This week, the Washington Post published a story on the evolution of the Consumer Financial Protection Bureau (CFPB), a federal agency charged with overseeing various financial service providers, including payday lenders. The article discussed a range of political conflicts that have plagued the agency since its creation, specifically examining an internal clash of philosophies over rulemaking and enforcement actions. Leonard Chanin, a former official for rulemaking at the CFPB, described his tenure at the agency:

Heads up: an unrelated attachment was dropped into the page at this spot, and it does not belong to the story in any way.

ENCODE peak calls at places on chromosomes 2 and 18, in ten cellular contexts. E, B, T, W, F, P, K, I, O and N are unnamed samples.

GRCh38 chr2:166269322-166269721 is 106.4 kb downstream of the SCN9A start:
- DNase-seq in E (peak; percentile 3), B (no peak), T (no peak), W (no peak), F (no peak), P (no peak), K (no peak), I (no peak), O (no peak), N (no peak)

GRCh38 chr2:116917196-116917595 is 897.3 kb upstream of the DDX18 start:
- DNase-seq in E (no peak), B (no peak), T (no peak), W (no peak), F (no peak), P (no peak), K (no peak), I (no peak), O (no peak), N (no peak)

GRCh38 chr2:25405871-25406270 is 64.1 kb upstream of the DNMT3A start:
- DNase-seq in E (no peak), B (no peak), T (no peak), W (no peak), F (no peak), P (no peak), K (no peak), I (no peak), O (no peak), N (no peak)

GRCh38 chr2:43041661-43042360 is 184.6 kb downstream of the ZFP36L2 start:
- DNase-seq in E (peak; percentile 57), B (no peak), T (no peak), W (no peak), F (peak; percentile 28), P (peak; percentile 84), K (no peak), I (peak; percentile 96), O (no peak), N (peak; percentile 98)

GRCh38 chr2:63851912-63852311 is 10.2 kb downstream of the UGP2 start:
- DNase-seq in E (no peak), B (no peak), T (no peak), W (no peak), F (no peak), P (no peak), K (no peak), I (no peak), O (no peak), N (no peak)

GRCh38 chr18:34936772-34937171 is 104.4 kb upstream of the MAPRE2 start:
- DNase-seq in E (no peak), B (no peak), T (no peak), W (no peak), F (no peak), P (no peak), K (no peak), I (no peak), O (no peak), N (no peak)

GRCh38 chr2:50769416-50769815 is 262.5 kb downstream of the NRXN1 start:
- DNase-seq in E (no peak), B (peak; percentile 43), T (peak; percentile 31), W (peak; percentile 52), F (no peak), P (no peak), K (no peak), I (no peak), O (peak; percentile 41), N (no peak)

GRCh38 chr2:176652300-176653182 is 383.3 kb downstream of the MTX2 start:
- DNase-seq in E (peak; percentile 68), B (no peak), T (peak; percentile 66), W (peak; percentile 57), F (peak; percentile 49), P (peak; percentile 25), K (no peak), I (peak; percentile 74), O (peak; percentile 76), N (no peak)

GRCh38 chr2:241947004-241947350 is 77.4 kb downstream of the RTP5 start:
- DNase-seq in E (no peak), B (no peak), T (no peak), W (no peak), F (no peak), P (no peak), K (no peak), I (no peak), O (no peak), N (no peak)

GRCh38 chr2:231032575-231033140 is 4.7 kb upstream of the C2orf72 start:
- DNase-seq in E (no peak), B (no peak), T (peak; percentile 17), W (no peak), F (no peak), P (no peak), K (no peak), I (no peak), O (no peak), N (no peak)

"'I lost faith that the agency would become a truly independent entity and carefully balance consumer costs and access to credit with consumer protection,' Chanin said. He offered the example of payday loans. "I think the bureau sees consumers taking out payday loans and believes 'there must be something wrong here, because consumers really wouldn’t choose these products.' There is great risk in assuming you know what is best for the consumer.'"
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